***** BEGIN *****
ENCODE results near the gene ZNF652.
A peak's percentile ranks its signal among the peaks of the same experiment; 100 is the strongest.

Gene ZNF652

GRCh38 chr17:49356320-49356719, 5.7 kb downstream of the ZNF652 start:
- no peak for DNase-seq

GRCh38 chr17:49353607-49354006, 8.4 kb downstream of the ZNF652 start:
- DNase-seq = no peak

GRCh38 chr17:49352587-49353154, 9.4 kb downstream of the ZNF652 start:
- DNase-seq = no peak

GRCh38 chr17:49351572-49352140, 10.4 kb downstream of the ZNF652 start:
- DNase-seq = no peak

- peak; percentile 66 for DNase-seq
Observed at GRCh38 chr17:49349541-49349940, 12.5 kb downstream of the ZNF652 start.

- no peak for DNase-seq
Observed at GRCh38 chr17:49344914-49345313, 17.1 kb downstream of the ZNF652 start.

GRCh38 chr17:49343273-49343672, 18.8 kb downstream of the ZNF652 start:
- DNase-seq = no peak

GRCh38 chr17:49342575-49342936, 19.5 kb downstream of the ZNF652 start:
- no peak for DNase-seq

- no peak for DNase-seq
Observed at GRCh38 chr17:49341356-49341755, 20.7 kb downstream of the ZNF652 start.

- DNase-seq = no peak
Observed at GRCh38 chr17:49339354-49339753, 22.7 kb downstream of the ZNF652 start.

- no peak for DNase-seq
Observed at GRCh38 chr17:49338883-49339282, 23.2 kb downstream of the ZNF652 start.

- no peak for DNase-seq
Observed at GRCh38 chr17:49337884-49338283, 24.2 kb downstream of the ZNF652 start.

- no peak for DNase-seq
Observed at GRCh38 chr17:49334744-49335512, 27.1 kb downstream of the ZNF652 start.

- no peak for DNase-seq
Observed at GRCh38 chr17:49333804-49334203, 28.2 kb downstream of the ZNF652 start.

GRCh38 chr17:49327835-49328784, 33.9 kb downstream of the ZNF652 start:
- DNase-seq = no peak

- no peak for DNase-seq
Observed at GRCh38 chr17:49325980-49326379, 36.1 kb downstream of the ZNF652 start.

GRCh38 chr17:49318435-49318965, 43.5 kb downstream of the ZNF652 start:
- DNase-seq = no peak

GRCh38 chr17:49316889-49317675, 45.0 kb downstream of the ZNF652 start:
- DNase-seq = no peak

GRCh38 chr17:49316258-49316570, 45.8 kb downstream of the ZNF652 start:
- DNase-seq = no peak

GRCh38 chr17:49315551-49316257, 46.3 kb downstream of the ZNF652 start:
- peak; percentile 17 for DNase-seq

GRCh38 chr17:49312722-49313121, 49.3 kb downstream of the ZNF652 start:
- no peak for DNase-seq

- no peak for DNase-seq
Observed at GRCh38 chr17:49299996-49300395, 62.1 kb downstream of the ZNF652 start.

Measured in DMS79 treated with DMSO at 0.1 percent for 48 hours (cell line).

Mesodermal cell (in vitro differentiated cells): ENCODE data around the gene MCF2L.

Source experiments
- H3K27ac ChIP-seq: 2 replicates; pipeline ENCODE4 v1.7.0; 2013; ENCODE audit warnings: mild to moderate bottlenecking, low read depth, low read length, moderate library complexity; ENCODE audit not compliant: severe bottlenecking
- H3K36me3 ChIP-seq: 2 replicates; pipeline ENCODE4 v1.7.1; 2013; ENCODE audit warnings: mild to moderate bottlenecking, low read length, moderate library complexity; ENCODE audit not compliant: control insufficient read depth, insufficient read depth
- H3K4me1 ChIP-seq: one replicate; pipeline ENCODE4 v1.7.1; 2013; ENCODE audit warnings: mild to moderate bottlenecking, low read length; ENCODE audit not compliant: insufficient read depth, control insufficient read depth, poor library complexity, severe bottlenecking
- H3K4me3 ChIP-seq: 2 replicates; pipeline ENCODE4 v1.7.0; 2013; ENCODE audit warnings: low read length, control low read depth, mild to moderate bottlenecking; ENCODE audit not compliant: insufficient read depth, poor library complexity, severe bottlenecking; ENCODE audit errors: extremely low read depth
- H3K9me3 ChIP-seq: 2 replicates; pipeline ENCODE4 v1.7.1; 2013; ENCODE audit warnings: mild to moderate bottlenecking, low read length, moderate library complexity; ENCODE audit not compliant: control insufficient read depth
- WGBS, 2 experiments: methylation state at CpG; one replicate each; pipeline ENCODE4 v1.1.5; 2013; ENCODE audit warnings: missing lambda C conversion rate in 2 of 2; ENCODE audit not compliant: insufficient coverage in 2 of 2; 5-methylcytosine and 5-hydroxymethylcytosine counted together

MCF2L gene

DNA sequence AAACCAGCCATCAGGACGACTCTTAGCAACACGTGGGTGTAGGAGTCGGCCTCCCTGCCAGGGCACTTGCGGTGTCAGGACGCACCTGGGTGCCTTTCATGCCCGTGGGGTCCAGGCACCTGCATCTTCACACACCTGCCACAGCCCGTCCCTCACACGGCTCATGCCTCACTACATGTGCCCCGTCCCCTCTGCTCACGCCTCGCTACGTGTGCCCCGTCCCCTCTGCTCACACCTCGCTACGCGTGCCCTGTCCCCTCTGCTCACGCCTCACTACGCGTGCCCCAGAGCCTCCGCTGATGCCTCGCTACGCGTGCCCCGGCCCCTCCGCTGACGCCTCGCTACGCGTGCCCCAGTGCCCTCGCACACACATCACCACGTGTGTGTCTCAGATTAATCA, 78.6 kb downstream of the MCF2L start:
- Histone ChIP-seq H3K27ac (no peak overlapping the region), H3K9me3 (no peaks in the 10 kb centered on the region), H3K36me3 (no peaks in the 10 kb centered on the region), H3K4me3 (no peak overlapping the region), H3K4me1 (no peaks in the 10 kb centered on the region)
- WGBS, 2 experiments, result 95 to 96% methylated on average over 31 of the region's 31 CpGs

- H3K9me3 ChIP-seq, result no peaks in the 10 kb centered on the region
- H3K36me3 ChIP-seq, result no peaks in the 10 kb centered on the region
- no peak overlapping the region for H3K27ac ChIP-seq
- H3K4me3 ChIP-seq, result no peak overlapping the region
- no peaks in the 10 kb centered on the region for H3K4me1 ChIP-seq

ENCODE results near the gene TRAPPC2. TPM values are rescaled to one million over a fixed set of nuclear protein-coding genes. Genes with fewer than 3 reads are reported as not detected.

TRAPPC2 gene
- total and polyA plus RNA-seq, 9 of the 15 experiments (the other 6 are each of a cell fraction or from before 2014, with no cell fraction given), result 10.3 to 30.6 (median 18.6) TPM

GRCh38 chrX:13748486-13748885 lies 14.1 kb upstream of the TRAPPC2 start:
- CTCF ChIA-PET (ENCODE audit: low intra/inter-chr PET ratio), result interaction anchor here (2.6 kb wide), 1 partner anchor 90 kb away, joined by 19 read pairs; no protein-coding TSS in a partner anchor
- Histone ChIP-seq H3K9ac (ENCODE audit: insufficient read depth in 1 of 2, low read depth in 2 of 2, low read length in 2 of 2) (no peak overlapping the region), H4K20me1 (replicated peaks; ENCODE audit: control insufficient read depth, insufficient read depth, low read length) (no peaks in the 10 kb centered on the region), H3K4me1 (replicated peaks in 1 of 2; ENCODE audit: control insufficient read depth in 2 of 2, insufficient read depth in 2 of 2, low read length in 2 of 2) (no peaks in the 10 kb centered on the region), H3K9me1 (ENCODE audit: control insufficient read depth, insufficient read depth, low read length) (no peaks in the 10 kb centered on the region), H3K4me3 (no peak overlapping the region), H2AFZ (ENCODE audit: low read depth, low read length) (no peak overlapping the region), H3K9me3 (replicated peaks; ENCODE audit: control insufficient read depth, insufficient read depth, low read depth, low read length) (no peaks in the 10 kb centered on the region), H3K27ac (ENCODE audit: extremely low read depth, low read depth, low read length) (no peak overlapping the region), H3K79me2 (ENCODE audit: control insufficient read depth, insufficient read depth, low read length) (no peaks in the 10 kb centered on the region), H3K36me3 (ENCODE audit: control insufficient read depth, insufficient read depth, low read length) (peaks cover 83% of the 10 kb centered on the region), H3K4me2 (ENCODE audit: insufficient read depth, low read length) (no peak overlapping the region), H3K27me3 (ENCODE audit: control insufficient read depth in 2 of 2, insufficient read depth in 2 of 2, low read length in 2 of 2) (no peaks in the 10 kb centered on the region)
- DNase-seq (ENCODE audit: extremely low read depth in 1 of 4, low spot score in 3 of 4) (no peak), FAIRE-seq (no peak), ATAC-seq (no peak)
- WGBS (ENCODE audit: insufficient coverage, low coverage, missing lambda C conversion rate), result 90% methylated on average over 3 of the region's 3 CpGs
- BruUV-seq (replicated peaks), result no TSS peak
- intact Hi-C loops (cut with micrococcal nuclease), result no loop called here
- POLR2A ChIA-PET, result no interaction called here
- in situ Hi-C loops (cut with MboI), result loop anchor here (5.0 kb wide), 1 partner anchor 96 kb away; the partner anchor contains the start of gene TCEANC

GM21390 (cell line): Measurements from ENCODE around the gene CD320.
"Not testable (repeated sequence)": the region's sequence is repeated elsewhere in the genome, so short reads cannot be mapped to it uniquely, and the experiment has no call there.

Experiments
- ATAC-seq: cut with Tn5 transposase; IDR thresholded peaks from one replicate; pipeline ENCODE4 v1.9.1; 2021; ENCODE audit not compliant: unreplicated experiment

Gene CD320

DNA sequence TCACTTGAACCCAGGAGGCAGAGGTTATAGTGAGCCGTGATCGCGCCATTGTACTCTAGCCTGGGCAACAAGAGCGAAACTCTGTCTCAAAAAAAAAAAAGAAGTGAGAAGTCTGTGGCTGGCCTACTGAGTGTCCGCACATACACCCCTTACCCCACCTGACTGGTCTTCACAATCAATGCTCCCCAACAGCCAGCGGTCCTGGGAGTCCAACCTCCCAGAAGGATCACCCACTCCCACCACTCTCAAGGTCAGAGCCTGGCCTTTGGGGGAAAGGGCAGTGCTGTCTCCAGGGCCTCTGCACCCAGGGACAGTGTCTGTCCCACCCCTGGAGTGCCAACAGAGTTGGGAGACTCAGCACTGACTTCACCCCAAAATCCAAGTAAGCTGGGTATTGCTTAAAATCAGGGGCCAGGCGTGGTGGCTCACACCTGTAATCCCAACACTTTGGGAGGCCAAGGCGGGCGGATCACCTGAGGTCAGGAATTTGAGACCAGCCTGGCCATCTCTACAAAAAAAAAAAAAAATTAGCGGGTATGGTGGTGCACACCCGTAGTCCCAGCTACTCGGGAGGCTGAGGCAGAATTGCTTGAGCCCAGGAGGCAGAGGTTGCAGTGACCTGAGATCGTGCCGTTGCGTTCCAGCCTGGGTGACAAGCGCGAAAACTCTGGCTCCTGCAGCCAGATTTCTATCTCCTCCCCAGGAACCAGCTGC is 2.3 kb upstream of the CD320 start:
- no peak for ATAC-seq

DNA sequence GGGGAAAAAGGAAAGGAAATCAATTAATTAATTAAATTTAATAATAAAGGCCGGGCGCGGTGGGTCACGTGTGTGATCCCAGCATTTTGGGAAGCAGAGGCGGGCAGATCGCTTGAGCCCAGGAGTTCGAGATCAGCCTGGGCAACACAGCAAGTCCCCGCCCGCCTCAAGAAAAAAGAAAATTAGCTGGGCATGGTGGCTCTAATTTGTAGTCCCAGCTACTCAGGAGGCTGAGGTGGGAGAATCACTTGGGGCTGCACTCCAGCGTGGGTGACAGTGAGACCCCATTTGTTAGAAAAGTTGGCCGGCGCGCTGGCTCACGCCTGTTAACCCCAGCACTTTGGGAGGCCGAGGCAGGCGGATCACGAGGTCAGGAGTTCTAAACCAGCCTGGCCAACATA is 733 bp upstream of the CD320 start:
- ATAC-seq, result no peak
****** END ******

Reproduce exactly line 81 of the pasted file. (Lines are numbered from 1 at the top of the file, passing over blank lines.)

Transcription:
- ATAC-seq: cut with Tn5 transposase; IDR thresholded peaks from one replicate; pipeline ENCODE4 v1.9.1; 2021; ENCODE audit not compliant: unreplicated experiment